Following FCA approval of a banking license application in November, SME lender Recognise’s banking operations formally launch this morning with four branches in the City, Manchester, Leeds and the Midlands, as well as an app and online platform.
To mark the arrival of Britain’s newest bank, City A.M. sits down with CEO Jason Oakley, a former head of commercial banking at Metro Bank, to find out why he believes that now is the right time to launch a new bank.
It’s just after nine o’clock, Recognise’s website has just gone live and your four branches opened their doors minutes ago, congratulations. We are in the midst of a recession and a pandemic, however, and Brexit is knocking on the door. Why launch a bank now, in what is already quite a crowded and fiercely competitive space?
Jason Oakley: There was a funding gap before the pandemic started and that will not have reduced since. The difference now is that many of the established players are having to focus on their existing portfolios and have little appetite for new business. [But] the need among small businesses for a responsive, flexible, tailored banking service is so clearly there. If anything, Covid has reinforced the need for businesses to have a bank who understands them, their opportunities and constraints, and a bank that will provide an experienced relationship manager to help them along the way.
Sure, but how do you plan to build a personal and profound relationship with your clients if you are largely an online bank?
Jason Oakley: Our interaction is actually relationship-led, digitally enabled. Our model incorporates true relationship management enabled by technology, not through a call centre. The closure of bank branches has seen many areas lose experienced bankers who understand local businesses, the community, and the economy. Old-fashioned personal relationships, expertise and continuity of service have become victims of the shrinking branch network. A different type of bank is needed that understands what SMEs really want, focusses on helping them with their challenges and prioritises their requirements.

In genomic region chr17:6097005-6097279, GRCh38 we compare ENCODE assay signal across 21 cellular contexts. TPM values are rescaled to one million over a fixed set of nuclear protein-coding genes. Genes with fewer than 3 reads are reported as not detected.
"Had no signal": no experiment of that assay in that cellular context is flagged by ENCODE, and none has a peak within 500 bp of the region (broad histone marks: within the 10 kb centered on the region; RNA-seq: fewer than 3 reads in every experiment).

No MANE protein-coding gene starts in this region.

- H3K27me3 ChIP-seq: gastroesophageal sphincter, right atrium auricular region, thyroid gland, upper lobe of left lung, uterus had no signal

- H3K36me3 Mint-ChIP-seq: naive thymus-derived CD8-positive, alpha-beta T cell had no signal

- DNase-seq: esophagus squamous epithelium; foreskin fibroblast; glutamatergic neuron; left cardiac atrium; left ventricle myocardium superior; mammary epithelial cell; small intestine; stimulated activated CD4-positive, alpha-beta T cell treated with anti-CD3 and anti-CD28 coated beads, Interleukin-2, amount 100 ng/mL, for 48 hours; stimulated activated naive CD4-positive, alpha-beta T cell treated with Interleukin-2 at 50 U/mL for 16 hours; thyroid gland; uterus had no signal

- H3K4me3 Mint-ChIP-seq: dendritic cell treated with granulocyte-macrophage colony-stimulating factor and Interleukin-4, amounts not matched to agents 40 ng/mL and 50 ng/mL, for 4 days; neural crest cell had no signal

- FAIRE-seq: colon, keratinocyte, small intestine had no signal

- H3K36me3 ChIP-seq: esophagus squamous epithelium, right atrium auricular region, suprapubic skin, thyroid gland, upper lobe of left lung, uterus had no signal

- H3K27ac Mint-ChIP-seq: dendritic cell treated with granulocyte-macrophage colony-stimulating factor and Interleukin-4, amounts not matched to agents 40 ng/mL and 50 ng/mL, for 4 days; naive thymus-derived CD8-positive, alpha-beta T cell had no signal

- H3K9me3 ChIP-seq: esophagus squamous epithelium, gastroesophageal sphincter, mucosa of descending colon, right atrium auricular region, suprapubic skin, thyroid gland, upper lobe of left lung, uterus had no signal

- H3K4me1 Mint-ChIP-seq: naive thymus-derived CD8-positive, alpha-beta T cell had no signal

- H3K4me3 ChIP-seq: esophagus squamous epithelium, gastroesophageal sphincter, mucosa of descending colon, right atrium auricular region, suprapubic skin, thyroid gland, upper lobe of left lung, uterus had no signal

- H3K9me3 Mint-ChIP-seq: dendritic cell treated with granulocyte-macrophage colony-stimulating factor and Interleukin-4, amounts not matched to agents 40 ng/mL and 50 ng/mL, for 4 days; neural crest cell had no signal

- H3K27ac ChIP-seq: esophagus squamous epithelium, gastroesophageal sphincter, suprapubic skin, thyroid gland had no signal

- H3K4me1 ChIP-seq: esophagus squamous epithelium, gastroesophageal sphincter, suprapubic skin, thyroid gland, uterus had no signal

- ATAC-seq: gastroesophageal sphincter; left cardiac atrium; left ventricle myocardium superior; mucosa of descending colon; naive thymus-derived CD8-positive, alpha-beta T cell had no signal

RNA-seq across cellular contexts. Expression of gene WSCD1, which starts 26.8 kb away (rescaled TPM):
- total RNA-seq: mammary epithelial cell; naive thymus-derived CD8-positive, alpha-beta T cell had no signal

“We are launching without the antiquated systems, legacy book, historic problems and fundamental baggage that many of the established banks have to wrestle with.“
So, just to specify, how do you plan to do that?
Jason Oakley: A relationship-led proposition which will be delivered through our relationship managers in London, Midlands, Manchester, and Leeds. They will meet each client and each new prospect will be contacted by an RM, online or in person. Our RMs are members of the local community themselves, so they understand the concerns and pressures specific to the SMEs in their respective locations.
“Too often, SMEs are pushed through to online portals and call centres that automatically reject applications which don’t meet banks’ rigid criteria. This has especially been the case since 2008.“
You mentioned to me earlier that many SMEs in Britain are ‘underserved’. Why do you feel traditional, established banks have let them down?
Jason Oakley: The economic crash of 2007 was devastating in many ways, but one negative side effect was the erosion of expertise within banks in the SME sector. Good, profitable businesses now find themselves forced to communicate with their banks through call centres, having no dedicated relationship manager. Traditional banking products are often ‘one size fits all’, inflexible and don’t reflect specific business’s needs. Further, businesses will need a decent supply of credit to get through the tough years ahead. We need bankers who are in the community to help their clients. It may sound evangelical, but I really believe this is Recognise’s cause, serving the business customer.
Finally, looking ahead, do you think, in a few years’ time, companies like Google, Facebook and Amazon will take over many traditional banking services?
Jason Oakley: My sense is there are bigger issues in the world than the provision of banking services to the SME community in the developed world. Almost 31 per cent of the world’s population is still unbanked, so I would say big tech will certainly participate in the overall ecosystem and make financial services more accessible where it is not. We are a long way from where complex products and services such as specialised SME finance are provided to businesses widely by the companies you mentioned. The provision of these are driven by a deep understanding of the client, their business, the ecosystem and the community they operate in.
“The challenge is significant in so many ways. Our journey to a licence spanned over three years, it involved working closely with the regulator to shape our plans.”
Oakley on obtaining a banking license from the FCA
Originally published on Cityam.com